Dissertation/Thesis Abstract

Building a character: A somaesthetics approach to Comedias and women of the stage
by Petersen, Elizabeth Marie Cruz, Ph.D., Florida Atlantic University, 2013, 276; 3571431
Abstract (Summary)

This dissertation focuses on the elements of performance that contribute to the actress’s development of somatic practices. By mastering the art of articulation and vocalization, by transforming their bodies and their environment, these actors created their own agency. The female actors lived the life of the characters they portrayed, which were full of multicultural models from various social and economic classes. Somaesthetics, as a focus of sensory-aesthetic appreciation and somatic awareness, provides a pragmatic approach to understanding the unique way in which the woman of the early modern Spanish stage, while dedicating herself to the art of acting, challenged the negative cultural and social constructs imposed on her. Drawing from early modern plays and treatises on the precepts and practices of the acting process, I use somaesthetics to shed light on how the actor might have prepared for a role in a comedia, self-consciously cultivating her body in order to meet the challenges of the stage.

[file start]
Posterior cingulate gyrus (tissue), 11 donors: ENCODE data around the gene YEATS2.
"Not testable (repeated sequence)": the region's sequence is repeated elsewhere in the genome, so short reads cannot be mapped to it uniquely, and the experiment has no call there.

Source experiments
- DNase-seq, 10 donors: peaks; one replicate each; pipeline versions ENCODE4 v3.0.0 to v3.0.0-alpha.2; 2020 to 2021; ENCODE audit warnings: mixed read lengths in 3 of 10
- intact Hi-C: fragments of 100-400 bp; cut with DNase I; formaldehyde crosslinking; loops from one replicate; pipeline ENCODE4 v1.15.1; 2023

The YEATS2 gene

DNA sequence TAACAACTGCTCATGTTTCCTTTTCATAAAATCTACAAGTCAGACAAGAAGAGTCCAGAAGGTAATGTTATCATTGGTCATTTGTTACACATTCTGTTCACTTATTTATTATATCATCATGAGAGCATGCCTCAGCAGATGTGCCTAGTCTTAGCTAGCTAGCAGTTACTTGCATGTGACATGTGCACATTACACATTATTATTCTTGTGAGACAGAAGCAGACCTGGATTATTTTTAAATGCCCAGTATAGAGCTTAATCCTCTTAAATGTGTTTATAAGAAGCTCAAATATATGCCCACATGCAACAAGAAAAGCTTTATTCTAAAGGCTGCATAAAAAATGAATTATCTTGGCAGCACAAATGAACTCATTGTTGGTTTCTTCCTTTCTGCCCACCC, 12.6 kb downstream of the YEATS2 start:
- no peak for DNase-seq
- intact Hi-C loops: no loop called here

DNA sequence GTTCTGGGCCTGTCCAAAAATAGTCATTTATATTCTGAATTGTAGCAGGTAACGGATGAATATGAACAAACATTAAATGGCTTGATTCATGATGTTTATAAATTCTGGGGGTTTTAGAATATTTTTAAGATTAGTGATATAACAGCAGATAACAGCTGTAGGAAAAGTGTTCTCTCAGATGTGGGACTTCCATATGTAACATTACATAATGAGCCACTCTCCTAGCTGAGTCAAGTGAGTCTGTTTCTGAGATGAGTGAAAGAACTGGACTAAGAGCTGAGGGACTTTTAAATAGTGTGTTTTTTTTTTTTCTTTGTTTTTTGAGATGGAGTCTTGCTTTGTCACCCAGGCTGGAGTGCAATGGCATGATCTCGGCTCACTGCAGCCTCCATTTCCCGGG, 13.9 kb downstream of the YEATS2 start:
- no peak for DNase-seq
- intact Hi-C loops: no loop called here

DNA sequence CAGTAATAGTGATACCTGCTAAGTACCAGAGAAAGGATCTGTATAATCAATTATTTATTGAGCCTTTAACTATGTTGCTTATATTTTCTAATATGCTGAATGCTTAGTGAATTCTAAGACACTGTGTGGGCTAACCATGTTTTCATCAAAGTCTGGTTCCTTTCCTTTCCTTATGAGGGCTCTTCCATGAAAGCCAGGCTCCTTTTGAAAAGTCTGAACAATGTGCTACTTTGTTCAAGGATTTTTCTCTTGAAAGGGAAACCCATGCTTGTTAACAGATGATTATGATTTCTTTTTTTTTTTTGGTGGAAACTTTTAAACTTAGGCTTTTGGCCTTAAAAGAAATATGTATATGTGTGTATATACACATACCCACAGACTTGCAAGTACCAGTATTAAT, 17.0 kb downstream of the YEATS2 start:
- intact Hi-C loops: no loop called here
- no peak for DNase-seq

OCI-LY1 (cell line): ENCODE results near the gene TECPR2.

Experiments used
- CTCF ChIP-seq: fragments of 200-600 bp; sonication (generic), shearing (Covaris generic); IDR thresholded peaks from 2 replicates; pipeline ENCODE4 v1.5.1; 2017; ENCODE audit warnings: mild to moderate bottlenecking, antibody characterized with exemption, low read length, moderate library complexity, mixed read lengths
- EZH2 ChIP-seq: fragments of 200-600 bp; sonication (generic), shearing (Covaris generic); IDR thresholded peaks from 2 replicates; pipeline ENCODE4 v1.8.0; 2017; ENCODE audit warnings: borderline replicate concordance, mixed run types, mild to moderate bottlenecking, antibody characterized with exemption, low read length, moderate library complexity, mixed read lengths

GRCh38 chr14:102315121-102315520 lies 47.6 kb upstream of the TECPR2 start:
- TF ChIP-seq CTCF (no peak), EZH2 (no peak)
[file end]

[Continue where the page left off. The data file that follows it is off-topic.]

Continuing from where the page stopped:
Indexing (document details)
Advisor: Gamboa, Yolanda
Commitee: Horswell, Michael, Kopani, Gvozden, Kopani, Gvozden, Mujica, Barbara, Rosson, Barry T., Shusterman, Richard
School: Florida Atlantic University
Department: Comparative Studies
School Location: United States -- Florida
Source: DAI-A 74/11(E), Dissertation Abstracts International
Subjects: Comparative literature, Philosophy, Theater History
Keywords: Acting, Somaesthetics, Somatic practices, Spain, Stage performances
Publication Number: 3571431
ISBN: 9781303228032
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